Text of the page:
Two Votes Planned for SF’s Bike Yield Law

UPDATE, 12/18/15: This week, the full Board of Supervisors cast their first of two votes to pass SF’s Bike Yield Law. The six-to-five voted included Supervisors John Avalos, London Breed, David Campos, Jane Kim, Eric Mar and Scott Wiener voting for smart enforcement. Opposed were Supervisors Malia Cohen, Mark Farrell, Aaron Peskin, Katy Tang and Norman Yee. This is a step in the right direction towards ensuring that the San Francisco Police Department honors their promise to deploy traffic enforcement resources in a manner that makes our streets safer for everyone who walks, bikes and drives in our city.


Today’s Board of Supervisors’ vote on SF’s Bike Yield Law is the culmination of a tremendous effort by people who support safer streets. That vote is a procedural vote without public comment, ahead of the Supervisors voting on whether to pass SF’s Bike Yield Law on Tuesday, Jan. 12.

We recently learned that, during the two-day August crackdown against people biking the Wiggle, Park Station Captain John Sanford dedicated 114 officer-hours to ticketing people biking. Meanwhile, at one of the most dangerous intersections in the country — Market and Octavia — the San Francisco Police Department (SFPD) invested zero officer-hours in traffic enforcement over a four-week period that included the crackdown. This demonstrates the SFPD’s dangerous decision to prioritize their crackdown against people biking cautiously through intersections over the safety of all road-users.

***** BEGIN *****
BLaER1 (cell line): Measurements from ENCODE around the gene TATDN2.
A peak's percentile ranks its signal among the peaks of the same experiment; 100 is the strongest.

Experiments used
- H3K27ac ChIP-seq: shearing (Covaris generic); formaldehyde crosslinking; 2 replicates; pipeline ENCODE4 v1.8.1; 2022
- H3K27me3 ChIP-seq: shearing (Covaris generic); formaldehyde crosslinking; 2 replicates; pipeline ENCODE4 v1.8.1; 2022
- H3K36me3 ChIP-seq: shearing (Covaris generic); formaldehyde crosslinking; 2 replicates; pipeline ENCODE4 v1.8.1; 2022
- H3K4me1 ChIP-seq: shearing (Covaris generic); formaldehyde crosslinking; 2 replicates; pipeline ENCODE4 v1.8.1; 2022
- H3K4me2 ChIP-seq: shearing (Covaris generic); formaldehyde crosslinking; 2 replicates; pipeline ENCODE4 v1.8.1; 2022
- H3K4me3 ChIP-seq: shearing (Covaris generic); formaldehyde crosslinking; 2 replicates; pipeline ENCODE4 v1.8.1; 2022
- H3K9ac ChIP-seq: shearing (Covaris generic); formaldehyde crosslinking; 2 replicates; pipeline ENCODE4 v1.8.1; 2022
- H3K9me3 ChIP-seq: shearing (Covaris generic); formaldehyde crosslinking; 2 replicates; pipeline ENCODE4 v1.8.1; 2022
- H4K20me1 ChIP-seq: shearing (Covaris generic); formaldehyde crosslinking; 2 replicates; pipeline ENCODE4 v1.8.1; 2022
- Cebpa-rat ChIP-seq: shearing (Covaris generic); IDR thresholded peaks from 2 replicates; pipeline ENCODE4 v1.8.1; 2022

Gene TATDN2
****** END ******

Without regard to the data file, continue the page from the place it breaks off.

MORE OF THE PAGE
Here’s how far we’ve come since then:

  • In September, Supervisor John Avalos introduced SF’s Bike Yield Law, with a majority of the Board of Supervisors as co-sponsors;
  • The Mayor immediately threatened to veto the proposed ordinance;
  • The Bike Yield Law was endorsed by both the Bicycle Advisory Committee and the Pedestrian Safety Advisory Committee; and
  • The Land Use and Transportation Committee recommended passage of the Bike Yield Law by a two-to-one vote, with Supervisors Avalos and Scott Wiener voting yay, and Supervisor Malia Cohen dissenting.

The question raised by SF’s Bike Yield Law remains how best the SFPD can deploy limited traffic enforcement resources. Over 2,000 people have signed our petition in favor of making people biking cautiously and slowly through stop signs the lowest enforcement priority.

Together, we can bring an end to the SFPD’s wasteful and counter-productive crackdown against biking.  Please sign the petition in favor of smart enforcement today.

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